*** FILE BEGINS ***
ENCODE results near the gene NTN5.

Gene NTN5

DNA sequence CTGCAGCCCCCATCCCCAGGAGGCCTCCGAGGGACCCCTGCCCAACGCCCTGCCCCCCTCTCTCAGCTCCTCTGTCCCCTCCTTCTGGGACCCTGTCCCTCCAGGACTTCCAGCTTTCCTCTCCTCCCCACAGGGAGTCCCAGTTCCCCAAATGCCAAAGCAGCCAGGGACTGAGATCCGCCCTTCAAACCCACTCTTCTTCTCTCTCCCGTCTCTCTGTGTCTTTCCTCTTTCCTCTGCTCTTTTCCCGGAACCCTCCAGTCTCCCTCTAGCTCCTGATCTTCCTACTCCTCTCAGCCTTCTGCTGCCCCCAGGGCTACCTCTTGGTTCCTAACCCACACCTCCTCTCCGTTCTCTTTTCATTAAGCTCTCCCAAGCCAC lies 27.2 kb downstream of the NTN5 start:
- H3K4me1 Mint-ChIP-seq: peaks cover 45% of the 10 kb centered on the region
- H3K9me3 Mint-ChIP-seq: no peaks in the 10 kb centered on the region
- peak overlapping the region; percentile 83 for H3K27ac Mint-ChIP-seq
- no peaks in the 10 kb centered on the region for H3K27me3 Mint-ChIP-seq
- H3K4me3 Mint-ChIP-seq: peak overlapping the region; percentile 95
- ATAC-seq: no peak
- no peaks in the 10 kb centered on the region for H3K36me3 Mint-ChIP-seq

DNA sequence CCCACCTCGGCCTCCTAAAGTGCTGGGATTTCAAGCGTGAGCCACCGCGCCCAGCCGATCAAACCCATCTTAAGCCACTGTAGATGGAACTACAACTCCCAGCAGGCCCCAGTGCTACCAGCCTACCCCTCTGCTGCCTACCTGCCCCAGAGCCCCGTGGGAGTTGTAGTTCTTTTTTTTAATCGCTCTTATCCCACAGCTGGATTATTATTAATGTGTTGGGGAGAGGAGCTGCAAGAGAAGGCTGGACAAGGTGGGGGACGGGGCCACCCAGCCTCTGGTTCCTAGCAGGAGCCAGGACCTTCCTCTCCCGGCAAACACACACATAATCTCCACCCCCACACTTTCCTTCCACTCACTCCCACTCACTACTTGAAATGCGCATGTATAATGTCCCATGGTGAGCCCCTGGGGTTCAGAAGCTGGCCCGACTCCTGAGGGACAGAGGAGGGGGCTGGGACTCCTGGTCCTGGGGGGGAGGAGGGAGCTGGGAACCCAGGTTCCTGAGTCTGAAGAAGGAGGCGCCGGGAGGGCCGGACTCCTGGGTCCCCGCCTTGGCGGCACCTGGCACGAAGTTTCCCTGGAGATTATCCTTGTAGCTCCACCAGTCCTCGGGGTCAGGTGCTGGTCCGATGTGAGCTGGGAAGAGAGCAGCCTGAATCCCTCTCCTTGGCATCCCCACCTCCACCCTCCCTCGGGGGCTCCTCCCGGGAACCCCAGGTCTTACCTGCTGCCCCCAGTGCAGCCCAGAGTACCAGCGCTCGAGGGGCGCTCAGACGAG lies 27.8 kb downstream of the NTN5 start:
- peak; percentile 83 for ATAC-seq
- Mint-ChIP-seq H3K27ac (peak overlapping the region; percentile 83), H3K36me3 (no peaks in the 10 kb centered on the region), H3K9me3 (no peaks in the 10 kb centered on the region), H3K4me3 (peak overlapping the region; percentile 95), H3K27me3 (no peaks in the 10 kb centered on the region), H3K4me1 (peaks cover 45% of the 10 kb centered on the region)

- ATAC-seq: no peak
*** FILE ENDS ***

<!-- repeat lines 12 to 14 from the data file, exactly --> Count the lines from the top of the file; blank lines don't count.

- peak; percentile 83 for ATAC-seq
- Mint-ChIP-seq H3K27ac (peak overlapping the region; percentile 83), H3K36me3 (no peaks in the 10 kb centered on the region), H3K9me3 (no peaks in the 10 kb centered on the region), H3K4me3 (peak overlapping the region; percentile 95), H3K27me3 (no peaks in the 10 kb centered on the region), H3K4me1 (peaks cover 45% of the 10 kb centered on the region)

- ATAC-seq: no peak